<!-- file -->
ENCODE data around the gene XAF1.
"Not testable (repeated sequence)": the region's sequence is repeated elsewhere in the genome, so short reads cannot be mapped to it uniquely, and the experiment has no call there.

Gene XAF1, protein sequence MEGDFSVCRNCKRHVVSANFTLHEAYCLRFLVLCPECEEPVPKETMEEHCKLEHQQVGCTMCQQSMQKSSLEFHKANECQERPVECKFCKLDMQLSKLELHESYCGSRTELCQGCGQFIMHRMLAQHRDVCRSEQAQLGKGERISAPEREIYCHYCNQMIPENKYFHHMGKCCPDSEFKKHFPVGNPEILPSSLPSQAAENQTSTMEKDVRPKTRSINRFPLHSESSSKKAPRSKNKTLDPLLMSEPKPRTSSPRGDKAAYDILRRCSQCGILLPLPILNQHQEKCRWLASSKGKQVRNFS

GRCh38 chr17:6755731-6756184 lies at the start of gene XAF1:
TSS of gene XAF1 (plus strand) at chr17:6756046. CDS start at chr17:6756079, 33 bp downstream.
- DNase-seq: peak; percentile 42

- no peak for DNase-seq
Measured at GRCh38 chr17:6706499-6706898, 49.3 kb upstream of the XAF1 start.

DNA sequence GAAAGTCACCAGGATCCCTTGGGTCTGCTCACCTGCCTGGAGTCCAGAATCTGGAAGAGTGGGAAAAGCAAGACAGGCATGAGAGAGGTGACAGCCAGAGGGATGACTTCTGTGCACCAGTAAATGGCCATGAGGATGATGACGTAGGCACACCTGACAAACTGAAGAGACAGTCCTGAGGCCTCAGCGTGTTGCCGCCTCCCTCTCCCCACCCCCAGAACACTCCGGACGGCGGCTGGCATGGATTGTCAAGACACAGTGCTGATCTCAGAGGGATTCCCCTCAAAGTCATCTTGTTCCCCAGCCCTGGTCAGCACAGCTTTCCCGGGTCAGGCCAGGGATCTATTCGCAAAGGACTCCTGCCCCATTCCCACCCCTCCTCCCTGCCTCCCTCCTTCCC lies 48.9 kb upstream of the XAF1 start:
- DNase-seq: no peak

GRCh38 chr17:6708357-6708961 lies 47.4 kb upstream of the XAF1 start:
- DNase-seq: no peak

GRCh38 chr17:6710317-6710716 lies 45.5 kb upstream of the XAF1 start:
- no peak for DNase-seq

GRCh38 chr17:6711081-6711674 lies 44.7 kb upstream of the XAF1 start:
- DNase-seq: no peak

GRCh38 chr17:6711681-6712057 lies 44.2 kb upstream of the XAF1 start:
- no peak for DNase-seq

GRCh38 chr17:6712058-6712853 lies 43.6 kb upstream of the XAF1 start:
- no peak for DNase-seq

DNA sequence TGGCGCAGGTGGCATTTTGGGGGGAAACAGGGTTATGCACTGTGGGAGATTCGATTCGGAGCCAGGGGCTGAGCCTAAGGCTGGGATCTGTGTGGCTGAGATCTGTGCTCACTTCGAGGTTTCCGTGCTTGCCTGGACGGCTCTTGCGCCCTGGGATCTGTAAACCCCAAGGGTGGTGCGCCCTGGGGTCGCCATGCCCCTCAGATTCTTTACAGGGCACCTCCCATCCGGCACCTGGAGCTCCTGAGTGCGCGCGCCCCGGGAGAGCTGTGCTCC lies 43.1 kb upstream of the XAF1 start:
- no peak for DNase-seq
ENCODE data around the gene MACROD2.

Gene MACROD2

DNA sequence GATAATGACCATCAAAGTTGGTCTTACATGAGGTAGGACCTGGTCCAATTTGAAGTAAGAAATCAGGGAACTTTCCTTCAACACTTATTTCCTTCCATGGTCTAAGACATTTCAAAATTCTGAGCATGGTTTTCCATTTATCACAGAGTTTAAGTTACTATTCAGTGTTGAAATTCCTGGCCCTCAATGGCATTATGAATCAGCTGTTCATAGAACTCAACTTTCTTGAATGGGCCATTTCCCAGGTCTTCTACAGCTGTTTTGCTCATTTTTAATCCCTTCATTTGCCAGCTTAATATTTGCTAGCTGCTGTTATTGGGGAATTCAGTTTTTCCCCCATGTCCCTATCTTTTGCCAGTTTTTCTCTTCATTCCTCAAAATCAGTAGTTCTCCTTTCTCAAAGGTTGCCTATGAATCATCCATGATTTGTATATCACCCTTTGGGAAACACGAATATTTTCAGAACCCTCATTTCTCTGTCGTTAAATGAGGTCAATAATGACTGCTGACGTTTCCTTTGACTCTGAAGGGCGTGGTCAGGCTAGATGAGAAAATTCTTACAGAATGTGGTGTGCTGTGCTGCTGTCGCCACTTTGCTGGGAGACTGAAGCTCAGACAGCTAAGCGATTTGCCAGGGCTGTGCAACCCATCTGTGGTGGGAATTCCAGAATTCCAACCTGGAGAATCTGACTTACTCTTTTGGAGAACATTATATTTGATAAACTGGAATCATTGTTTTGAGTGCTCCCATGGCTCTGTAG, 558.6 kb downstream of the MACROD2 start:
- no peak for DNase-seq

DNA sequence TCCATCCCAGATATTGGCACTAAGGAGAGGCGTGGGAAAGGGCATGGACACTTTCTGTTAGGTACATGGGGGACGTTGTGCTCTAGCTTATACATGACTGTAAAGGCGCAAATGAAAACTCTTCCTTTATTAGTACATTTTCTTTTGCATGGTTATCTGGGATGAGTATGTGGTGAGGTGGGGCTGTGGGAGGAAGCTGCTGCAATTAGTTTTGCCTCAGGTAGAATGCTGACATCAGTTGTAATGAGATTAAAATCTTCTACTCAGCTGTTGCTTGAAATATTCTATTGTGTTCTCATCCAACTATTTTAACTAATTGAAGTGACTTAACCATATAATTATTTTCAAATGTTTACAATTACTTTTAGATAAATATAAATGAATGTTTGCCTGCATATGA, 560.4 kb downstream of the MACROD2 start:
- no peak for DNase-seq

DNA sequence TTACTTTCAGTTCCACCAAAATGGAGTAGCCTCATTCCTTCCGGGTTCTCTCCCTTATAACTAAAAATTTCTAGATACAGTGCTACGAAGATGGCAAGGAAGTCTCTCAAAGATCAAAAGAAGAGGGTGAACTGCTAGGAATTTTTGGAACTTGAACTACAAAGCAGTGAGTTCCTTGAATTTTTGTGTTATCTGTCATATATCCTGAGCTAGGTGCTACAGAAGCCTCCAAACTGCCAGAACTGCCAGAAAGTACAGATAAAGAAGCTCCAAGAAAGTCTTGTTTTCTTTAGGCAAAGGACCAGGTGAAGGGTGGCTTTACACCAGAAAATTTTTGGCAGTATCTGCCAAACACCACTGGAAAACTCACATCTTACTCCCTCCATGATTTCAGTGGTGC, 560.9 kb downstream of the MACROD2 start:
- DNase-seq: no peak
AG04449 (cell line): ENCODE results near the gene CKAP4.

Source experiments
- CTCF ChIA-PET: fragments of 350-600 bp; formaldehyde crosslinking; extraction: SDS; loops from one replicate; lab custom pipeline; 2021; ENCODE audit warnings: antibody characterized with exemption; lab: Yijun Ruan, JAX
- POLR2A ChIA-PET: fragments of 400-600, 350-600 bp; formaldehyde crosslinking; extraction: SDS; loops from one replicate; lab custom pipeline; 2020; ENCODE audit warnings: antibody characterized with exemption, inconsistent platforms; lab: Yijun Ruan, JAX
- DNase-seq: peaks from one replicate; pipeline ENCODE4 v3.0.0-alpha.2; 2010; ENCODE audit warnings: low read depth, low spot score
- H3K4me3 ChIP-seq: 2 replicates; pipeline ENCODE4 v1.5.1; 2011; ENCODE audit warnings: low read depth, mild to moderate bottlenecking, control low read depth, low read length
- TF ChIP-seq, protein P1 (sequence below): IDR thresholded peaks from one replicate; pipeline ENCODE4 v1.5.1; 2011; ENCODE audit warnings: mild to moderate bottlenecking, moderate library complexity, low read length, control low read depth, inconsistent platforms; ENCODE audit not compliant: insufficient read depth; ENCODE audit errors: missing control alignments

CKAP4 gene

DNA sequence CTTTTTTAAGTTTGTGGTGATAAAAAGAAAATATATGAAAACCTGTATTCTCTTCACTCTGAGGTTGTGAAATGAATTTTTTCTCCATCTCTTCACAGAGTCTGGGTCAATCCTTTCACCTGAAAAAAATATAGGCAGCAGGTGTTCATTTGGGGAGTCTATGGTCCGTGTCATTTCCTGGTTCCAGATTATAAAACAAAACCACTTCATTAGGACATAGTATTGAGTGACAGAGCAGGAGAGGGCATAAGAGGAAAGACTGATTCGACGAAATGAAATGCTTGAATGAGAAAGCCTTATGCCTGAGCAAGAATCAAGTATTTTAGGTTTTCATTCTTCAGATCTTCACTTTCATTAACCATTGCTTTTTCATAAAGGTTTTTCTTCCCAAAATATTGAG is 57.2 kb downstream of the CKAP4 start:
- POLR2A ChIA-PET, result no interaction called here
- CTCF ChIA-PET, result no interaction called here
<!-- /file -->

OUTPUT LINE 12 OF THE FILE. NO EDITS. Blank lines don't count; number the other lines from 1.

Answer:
- DNase-seq: no peak